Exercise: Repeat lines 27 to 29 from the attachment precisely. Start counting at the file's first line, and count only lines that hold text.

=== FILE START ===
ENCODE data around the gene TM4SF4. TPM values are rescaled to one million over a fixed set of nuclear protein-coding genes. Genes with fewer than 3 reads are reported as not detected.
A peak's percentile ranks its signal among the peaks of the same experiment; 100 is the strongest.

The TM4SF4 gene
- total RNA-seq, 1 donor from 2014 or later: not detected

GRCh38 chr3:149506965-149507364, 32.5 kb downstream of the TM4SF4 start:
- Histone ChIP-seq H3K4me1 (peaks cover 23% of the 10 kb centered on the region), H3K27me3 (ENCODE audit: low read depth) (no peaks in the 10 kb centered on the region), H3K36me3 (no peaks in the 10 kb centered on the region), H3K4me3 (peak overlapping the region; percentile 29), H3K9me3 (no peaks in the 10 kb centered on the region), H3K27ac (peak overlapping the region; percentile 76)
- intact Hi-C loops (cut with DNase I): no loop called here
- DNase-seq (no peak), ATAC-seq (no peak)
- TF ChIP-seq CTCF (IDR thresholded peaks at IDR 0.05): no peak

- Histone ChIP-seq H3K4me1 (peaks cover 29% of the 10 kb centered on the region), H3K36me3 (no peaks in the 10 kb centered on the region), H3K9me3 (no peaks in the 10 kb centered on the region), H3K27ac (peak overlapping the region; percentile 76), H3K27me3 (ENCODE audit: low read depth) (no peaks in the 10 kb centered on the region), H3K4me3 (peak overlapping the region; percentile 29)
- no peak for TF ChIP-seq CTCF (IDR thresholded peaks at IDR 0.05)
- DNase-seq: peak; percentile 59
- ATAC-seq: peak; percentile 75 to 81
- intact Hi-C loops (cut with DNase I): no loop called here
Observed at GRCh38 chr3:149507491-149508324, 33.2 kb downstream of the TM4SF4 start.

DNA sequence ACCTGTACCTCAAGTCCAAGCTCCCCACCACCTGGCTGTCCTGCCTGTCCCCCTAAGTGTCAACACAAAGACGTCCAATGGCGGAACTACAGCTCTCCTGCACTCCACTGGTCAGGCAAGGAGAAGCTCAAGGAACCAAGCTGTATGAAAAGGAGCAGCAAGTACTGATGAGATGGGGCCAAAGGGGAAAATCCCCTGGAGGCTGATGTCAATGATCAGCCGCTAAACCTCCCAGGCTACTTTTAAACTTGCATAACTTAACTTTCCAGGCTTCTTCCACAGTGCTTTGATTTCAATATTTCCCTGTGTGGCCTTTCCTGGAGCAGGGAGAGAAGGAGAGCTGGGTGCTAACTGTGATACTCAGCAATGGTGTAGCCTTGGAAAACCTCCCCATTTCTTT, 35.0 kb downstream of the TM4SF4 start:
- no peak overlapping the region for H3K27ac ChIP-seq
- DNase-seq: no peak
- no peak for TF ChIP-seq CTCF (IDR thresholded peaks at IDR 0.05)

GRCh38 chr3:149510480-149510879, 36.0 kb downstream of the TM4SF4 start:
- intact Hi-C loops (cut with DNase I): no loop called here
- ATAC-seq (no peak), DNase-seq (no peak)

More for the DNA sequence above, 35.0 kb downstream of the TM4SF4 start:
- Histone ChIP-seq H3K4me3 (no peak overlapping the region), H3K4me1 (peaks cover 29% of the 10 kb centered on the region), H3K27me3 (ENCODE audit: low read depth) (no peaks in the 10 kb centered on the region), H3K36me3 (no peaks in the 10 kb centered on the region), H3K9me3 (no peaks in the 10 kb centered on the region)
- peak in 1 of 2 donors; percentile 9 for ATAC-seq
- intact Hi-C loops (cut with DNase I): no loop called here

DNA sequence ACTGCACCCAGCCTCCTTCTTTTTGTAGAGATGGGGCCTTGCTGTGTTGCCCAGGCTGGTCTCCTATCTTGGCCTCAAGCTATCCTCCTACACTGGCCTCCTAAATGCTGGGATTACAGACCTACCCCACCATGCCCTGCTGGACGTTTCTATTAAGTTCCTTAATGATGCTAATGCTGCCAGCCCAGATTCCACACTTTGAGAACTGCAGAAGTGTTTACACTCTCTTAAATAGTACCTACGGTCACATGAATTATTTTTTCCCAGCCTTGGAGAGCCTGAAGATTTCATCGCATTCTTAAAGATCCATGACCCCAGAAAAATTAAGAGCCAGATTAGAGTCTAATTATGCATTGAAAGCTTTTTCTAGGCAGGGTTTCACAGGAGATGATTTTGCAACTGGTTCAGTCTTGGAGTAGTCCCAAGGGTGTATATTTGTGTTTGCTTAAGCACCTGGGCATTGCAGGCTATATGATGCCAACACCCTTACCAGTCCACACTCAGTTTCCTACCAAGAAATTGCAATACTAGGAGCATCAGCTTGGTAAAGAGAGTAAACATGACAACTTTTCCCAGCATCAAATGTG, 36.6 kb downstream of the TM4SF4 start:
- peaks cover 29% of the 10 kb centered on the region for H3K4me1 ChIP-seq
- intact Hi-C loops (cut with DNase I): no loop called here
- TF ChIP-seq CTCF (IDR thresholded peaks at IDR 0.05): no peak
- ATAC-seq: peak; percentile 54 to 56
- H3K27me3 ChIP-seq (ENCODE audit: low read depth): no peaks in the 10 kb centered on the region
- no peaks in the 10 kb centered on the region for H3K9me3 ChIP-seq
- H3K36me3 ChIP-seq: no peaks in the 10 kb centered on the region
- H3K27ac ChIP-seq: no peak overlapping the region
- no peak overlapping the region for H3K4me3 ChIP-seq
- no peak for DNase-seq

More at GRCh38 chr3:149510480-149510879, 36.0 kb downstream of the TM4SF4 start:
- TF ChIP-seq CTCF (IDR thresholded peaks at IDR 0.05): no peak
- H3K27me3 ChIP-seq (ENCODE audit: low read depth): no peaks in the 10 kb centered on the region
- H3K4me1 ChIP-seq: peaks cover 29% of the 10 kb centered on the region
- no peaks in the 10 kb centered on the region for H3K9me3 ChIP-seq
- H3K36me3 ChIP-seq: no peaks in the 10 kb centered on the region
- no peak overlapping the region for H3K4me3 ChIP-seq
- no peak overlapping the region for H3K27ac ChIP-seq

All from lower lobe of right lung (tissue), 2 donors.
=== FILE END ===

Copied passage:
DNA sequence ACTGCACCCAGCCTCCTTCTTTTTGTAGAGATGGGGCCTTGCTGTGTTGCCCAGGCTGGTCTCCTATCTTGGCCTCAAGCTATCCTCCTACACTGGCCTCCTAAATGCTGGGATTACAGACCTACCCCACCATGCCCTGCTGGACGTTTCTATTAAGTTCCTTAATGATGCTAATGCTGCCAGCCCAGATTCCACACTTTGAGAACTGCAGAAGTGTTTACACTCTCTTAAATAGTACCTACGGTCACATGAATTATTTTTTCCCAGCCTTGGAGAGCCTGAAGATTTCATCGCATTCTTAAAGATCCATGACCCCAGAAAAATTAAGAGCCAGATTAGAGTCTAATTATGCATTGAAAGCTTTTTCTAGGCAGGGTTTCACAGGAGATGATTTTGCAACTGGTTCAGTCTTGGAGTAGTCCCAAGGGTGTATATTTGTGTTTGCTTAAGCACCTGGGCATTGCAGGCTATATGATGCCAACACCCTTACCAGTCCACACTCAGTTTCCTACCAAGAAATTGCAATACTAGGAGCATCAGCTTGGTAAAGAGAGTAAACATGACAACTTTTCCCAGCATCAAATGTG, 36.6 kb downstream of the TM4SF4 start:
- peaks cover 29% of the 10 kb centered on the region for H3K4me1 ChIP-seq
- intact Hi-C loops (cut with DNase I): no loop called here